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SENTENCING - Homicide - Young persons - Adult sentence - Alternate measures programs

Friday, July 16, 2021 @ 5:37 AM  


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Appeal by the accused from an adult sentence of life imprisonment with no parole eligibility for a period of seven years imposed for second degree murder, attempted murder, aggravated assault, and reckless discharge of a firearm. The appellant, then 17, attended a house party in 2012 where he was not welcome. He brought a loaded firearm. When he was ordered to leave by someone with a gun, the appellant pulled his gun and began shooting. A mass shooting resulted in which two people were killed and more than 20 were injured. At the time of the gunfight, the appellant was on bail on charges of robbery and failure to appear. The appellant did not fire the shots that resulted in the deaths but was convicted of murder because he initiated the gunfire and knew that it would likely cause death. The appellant argued the sentencing judge misunderstood the Intensive Rehabilitative Custody and Supervision (IRCS) program and, as a result, concluded that it would not be effective in his circumstances. The appellant also argued that the sentencing judge failed to consider the collateral immigration consequences of an adult sentence. The appellant was almost 22 years old at time of sentencing. The sentencing judge was concerned that the appellant had not acknowledged his central role in the shootings, coupled with the fact that the appellant remained at medium risk of re-offending.

HELD: Appeal dismissed. The appellant was 21 years old when he was sentenced and, pursuant to s. 89(1) of the YCJA, was required to serve his sentence in an adult facility. The sentencing judge was concerned with the implications flowing from the appellant serving his sentence in an adult facility, regardless of whether that facility was provincial or federal. The sentencing judge’s concerns about the suitability of the IRCS program for the appellant were based on more than simply where the sentence would be served and the risk of transfer to a federal facility. He was also concerned that the appellant had not acknowledged responsibility for the offences, a key consideration in the accountability analysis. Even if the sentencing judge erred concerning the value of an IRCS order, there was no basis for this court to intervene. The appellant’s eligibility for an IRCS order was simply one consideration relevant to the question of accountability. The sentencing judge properly recognized that the central question he had to determine was whether a youth sentence would have sufficient length to hold the appellant accountable for his offending behaviour, and he found that it would not. This finding was open to the judge and entitled to deference. The alleged error concerning the IRCS program did not have an impact on the sentencing judge’s conclusion that the Crown had rebutted the presumption of reduced moral culpability. The sentencing judge’s characterization of the appellant’s actions as conscious and deliberate was amply supported on the record. He considered the age, maturity, and the conduct of the appellant both before and after the offence, his improvement in custody as well as the medium risk of re-offending that he posed and concluded that the presumption of diminished moral blameworthiness had been rebutted. This conclusion revealed no error and was entitled to deference. The sentencing judge should have addressed the immigration consequences that would result from the imposition of an adult sentence, but his failure to do so was harmless in the circumstances. The collateral immigration consequences could not have reduced the sentence to a youth sentence. Sentence: Life imprisonment; seven-year parole ineligibility.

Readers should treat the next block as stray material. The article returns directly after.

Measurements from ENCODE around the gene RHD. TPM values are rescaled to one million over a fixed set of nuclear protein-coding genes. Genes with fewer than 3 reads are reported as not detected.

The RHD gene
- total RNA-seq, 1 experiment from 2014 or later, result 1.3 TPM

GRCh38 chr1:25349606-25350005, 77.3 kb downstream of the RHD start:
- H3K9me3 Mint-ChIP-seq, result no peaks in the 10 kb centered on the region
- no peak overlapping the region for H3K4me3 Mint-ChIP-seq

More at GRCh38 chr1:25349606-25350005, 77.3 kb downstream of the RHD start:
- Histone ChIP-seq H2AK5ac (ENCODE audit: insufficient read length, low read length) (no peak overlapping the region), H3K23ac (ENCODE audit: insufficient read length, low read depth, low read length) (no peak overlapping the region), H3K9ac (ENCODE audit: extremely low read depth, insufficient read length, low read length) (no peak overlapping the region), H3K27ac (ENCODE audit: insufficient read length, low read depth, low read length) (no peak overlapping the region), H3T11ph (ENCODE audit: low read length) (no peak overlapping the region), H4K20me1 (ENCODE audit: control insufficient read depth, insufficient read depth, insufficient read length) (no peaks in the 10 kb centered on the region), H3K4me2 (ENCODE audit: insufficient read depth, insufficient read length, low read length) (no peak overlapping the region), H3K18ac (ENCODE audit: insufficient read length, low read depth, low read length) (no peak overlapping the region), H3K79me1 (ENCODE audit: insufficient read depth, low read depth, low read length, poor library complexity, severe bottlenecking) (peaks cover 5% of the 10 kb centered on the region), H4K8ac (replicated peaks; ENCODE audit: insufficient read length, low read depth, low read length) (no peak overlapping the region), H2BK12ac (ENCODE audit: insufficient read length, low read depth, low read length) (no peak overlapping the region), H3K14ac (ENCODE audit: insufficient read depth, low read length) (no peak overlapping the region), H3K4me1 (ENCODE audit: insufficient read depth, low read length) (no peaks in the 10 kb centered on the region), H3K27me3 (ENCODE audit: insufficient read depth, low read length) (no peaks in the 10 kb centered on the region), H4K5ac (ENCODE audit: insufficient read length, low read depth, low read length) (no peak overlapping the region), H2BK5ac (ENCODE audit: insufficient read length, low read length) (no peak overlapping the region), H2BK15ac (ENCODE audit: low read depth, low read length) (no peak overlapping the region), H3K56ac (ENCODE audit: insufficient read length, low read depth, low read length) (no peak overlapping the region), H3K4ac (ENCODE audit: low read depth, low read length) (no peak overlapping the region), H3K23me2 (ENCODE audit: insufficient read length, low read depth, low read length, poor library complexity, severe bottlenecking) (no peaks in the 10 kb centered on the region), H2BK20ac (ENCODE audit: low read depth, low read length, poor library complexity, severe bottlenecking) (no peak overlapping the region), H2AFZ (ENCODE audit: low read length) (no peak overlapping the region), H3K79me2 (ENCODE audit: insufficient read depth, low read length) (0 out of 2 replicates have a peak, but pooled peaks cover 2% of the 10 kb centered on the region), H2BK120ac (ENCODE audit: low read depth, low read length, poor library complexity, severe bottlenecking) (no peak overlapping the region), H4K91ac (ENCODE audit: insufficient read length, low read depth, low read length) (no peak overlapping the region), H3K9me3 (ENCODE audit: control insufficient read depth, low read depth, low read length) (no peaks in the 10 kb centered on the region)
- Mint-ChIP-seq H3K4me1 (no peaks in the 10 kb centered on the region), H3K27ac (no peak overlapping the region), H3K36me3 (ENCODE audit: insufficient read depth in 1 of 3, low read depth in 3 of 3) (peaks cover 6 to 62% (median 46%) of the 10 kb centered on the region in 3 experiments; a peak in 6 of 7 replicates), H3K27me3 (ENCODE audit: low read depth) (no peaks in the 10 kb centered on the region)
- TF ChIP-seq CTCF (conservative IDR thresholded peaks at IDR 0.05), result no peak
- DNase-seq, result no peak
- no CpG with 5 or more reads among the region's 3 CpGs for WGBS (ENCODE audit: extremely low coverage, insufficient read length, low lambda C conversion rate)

R. v. Owusu, [2021] O.J. No. 3233, Ontario Court of Appeal, J.M. Simmons, E.E. Gillese and G. Huscroft JJ.A., June 14, 2021. Digest No. TLD-July122021010